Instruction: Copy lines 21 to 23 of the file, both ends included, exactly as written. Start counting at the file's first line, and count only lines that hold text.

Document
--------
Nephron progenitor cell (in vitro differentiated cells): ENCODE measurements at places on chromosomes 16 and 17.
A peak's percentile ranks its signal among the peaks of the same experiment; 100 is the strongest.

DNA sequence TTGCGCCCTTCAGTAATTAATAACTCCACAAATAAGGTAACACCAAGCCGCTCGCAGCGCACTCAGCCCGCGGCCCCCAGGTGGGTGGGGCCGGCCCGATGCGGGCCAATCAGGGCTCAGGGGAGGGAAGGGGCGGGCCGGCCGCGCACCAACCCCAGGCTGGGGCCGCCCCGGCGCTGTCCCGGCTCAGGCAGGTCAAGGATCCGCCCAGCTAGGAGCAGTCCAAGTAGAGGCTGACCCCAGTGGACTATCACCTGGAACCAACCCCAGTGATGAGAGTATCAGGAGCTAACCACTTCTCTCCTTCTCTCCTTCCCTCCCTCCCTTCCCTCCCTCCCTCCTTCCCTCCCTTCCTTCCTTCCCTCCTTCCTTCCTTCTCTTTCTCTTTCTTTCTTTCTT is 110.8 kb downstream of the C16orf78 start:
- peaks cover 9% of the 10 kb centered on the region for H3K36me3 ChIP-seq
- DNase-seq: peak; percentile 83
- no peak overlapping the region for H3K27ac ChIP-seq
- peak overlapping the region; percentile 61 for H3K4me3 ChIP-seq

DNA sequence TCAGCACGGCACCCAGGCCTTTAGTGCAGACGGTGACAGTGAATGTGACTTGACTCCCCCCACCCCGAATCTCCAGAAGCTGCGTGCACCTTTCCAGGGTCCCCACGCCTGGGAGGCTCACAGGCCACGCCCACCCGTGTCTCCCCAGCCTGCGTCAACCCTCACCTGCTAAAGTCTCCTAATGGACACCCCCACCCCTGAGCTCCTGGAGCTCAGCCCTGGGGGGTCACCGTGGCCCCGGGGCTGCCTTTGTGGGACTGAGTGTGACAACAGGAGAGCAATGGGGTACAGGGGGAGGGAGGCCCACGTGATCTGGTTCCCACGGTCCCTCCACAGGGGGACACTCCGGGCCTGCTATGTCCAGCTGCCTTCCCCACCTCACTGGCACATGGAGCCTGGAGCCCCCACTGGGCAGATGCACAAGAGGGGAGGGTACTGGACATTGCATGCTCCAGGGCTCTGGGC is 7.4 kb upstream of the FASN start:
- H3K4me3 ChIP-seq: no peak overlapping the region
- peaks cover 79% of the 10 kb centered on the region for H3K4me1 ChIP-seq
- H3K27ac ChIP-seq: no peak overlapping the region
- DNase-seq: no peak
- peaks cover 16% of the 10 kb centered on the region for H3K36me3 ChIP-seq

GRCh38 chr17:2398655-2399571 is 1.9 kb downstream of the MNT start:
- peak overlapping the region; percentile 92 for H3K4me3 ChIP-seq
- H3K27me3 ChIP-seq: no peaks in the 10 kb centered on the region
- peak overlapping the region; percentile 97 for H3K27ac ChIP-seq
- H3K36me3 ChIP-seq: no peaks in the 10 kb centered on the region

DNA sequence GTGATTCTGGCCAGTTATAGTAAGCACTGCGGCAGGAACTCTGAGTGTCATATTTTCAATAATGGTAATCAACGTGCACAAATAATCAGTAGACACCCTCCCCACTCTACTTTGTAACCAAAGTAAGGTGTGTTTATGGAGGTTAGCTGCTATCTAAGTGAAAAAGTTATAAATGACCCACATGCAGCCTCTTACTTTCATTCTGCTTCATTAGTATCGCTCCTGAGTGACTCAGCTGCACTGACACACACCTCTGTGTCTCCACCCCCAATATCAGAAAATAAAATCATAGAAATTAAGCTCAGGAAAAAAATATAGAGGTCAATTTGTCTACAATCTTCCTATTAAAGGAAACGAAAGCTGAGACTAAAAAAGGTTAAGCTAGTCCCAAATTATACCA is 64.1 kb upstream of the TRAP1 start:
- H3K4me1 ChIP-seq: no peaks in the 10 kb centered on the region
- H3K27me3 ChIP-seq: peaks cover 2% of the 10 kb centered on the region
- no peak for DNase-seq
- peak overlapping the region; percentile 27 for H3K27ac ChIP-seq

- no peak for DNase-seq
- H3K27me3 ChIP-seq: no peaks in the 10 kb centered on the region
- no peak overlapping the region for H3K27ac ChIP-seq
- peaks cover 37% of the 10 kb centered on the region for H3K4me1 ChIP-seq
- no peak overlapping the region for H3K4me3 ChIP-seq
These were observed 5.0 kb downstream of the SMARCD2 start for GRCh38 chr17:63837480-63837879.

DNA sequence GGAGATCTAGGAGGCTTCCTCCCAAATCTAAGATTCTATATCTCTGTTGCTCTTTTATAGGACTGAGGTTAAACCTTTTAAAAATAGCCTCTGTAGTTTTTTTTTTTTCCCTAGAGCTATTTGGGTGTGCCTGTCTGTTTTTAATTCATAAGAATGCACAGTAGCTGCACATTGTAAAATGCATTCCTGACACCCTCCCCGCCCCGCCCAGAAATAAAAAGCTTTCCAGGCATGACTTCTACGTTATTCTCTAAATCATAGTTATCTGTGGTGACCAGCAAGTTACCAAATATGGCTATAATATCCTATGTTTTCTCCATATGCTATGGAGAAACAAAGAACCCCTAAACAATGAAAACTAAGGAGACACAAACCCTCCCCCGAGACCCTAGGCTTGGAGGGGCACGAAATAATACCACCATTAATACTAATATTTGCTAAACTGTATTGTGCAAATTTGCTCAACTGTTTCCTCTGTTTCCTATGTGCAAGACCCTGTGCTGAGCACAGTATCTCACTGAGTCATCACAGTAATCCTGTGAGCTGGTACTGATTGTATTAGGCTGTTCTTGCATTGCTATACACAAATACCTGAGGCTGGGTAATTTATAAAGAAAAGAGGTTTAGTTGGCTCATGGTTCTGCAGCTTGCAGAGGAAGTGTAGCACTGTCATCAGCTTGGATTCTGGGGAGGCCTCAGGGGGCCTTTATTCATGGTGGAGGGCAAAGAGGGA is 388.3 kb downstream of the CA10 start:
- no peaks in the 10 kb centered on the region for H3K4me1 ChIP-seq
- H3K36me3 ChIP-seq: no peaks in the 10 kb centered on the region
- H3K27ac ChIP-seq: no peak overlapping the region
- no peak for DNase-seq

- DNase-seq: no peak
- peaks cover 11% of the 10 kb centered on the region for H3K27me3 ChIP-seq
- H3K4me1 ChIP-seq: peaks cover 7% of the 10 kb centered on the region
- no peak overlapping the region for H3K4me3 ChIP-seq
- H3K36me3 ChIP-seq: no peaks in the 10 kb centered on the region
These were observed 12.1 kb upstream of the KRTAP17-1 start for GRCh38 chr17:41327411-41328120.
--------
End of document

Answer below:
- H3K27me3 ChIP-seq: peaks cover 2% of the 10 kb centered on the region
- no peak for DNase-seq
- peak overlapping the region; percentile 27 for H3K27ac ChIP-seq